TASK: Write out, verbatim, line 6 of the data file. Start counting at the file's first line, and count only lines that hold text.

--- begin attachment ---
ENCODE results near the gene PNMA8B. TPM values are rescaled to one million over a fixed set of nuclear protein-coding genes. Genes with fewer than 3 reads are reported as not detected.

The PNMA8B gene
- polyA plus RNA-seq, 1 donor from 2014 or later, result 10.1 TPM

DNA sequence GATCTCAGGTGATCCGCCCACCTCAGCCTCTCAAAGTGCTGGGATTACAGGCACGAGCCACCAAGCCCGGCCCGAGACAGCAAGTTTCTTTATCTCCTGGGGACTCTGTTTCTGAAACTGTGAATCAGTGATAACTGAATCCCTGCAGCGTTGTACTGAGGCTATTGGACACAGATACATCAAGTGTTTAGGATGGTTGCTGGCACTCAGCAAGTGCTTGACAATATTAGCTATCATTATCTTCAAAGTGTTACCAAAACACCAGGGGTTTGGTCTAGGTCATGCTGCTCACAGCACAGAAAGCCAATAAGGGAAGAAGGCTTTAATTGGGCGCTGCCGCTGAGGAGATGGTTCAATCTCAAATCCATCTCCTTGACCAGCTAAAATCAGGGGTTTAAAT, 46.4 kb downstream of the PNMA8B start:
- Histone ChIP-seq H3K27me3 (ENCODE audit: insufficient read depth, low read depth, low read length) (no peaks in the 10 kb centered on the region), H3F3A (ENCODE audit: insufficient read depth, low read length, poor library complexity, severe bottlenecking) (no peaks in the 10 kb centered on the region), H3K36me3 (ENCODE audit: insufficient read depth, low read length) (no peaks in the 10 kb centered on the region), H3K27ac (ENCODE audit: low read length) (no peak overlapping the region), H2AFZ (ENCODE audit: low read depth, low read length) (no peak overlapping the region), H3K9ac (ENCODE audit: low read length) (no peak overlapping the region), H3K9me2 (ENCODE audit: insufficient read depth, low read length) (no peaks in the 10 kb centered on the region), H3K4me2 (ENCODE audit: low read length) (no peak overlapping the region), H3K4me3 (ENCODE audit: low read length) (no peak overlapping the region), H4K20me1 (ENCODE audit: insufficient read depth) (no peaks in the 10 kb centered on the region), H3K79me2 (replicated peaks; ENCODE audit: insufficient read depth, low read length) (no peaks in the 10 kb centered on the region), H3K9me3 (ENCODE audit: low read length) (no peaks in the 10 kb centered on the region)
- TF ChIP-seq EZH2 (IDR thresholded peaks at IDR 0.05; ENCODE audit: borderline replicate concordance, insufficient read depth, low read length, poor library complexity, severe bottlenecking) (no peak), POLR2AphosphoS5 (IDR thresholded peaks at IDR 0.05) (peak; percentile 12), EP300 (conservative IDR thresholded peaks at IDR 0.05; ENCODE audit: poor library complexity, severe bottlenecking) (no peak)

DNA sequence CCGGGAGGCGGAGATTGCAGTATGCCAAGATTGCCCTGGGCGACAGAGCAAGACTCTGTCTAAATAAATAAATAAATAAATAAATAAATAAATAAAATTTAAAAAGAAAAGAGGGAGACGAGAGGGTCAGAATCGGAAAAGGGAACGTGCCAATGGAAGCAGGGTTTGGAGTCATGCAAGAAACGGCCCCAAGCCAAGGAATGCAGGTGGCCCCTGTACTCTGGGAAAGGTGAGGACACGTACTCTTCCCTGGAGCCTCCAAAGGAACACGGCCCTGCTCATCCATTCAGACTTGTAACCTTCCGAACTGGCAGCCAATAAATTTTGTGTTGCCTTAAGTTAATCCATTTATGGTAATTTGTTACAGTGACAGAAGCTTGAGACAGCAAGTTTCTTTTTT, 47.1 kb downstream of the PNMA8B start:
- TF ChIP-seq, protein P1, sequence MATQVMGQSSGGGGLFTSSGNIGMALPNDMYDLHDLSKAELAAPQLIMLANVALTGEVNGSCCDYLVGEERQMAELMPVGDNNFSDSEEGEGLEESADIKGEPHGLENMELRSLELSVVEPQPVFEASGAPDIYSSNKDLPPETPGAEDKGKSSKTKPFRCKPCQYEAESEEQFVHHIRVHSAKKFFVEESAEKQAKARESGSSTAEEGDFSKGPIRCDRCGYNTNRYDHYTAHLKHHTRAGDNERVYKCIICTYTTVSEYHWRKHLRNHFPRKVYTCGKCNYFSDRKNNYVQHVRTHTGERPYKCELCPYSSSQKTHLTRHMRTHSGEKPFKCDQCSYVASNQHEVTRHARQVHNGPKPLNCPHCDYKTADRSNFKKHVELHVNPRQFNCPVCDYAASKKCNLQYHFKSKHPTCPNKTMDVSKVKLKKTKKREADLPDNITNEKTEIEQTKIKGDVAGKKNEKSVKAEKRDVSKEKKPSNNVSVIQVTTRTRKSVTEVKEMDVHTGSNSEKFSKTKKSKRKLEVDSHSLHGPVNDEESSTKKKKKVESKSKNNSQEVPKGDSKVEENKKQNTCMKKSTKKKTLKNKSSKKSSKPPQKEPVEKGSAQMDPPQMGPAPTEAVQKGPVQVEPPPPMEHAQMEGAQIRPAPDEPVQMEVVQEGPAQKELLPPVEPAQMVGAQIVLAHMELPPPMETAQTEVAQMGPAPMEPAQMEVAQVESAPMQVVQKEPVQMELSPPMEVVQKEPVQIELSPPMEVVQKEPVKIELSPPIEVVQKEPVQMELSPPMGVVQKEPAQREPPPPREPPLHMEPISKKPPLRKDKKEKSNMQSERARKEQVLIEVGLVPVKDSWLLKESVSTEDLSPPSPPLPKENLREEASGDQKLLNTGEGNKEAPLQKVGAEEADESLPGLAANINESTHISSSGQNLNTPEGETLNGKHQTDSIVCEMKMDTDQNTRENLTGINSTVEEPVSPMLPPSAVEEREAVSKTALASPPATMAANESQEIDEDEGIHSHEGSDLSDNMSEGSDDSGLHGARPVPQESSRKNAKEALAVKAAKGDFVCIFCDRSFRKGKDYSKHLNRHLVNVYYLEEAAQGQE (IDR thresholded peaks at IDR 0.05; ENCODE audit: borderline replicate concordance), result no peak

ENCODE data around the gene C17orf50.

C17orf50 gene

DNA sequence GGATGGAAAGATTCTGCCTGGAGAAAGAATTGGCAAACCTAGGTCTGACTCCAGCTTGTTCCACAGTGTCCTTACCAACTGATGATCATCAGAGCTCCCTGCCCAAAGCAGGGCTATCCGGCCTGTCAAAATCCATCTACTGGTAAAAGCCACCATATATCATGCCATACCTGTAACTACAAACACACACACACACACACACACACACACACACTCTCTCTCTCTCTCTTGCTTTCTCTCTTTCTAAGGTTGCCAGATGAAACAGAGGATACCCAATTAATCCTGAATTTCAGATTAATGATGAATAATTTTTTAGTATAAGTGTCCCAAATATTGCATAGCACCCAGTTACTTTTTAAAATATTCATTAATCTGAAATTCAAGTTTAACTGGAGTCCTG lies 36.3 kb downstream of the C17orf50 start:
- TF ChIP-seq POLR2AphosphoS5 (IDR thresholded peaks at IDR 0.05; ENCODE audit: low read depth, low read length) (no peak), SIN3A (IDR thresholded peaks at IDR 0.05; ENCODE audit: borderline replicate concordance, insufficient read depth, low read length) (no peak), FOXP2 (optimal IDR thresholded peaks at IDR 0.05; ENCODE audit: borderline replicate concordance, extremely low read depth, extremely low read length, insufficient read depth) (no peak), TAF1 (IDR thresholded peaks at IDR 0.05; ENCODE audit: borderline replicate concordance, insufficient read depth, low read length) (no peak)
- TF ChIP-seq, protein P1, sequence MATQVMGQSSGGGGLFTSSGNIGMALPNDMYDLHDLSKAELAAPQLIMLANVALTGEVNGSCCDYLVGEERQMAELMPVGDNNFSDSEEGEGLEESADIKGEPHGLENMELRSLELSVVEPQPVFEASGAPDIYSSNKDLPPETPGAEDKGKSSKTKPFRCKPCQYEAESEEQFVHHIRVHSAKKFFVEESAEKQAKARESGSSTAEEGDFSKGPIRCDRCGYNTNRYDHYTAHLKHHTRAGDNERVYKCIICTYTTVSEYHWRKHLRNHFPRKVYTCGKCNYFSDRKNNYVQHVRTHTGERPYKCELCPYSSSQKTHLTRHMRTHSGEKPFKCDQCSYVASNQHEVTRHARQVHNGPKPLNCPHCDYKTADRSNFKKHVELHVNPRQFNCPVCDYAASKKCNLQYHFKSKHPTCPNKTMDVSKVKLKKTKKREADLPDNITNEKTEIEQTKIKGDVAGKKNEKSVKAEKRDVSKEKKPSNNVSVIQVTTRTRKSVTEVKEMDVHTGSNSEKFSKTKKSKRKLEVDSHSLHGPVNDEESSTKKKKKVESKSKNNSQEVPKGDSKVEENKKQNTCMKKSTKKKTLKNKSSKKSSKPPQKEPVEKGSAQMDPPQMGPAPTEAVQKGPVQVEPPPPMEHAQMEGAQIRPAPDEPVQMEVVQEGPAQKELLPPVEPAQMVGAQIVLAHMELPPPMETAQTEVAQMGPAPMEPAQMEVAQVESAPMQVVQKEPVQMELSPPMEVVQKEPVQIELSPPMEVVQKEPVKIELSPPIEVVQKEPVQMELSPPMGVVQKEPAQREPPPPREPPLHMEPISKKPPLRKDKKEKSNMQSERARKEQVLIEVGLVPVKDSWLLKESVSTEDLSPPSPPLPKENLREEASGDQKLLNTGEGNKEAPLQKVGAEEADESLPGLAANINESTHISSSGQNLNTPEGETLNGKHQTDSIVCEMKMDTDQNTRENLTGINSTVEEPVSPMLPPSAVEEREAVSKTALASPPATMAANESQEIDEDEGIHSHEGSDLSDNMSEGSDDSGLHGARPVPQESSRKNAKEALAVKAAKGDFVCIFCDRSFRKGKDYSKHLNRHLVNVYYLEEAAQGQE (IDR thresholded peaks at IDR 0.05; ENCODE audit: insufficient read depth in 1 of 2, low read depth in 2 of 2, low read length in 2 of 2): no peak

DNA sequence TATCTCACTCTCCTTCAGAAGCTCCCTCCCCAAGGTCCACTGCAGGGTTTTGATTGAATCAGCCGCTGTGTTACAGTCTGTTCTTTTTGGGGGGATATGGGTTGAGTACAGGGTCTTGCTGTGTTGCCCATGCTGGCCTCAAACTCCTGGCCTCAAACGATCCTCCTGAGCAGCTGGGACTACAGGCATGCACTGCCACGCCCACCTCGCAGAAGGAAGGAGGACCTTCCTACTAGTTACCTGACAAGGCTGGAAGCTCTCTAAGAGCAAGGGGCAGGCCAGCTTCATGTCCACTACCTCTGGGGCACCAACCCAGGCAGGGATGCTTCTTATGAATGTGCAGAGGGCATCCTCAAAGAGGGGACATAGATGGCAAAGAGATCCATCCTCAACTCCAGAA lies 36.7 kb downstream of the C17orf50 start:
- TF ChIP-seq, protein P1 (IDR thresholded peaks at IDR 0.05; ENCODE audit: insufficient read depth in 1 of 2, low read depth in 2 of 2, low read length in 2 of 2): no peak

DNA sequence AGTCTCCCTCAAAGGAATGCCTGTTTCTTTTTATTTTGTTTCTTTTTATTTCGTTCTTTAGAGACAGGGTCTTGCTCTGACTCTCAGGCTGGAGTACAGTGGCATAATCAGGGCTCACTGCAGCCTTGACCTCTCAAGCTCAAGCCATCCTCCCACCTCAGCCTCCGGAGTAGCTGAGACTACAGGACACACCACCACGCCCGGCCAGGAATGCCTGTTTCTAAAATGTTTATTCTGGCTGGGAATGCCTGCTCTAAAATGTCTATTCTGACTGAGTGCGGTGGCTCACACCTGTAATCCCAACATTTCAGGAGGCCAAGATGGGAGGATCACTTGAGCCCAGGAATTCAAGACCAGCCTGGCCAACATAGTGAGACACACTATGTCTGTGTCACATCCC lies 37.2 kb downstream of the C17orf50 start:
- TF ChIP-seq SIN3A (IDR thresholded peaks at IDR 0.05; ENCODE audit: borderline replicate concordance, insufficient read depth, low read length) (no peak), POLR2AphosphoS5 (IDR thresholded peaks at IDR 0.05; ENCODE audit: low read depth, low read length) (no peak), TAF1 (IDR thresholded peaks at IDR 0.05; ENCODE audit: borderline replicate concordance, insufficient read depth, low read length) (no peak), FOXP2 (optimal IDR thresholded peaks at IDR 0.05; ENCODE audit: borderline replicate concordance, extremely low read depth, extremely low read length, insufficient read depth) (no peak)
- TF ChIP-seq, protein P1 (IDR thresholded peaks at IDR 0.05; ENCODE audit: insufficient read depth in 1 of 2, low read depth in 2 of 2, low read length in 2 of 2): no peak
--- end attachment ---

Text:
- TF ChIP-seq EZH2 (IDR thresholded peaks at IDR 0.05; ENCODE audit: borderline replicate concordance, insufficient read depth, low read length, poor library complexity, severe bottlenecking) (no peak), POLR2AphosphoS5 (IDR thresholded peaks at IDR 0.05) (peak; percentile 12), EP300 (conservative IDR thresholded peaks at IDR 0.05; ENCODE audit: poor library complexity, severe bottlenecking) (no peak)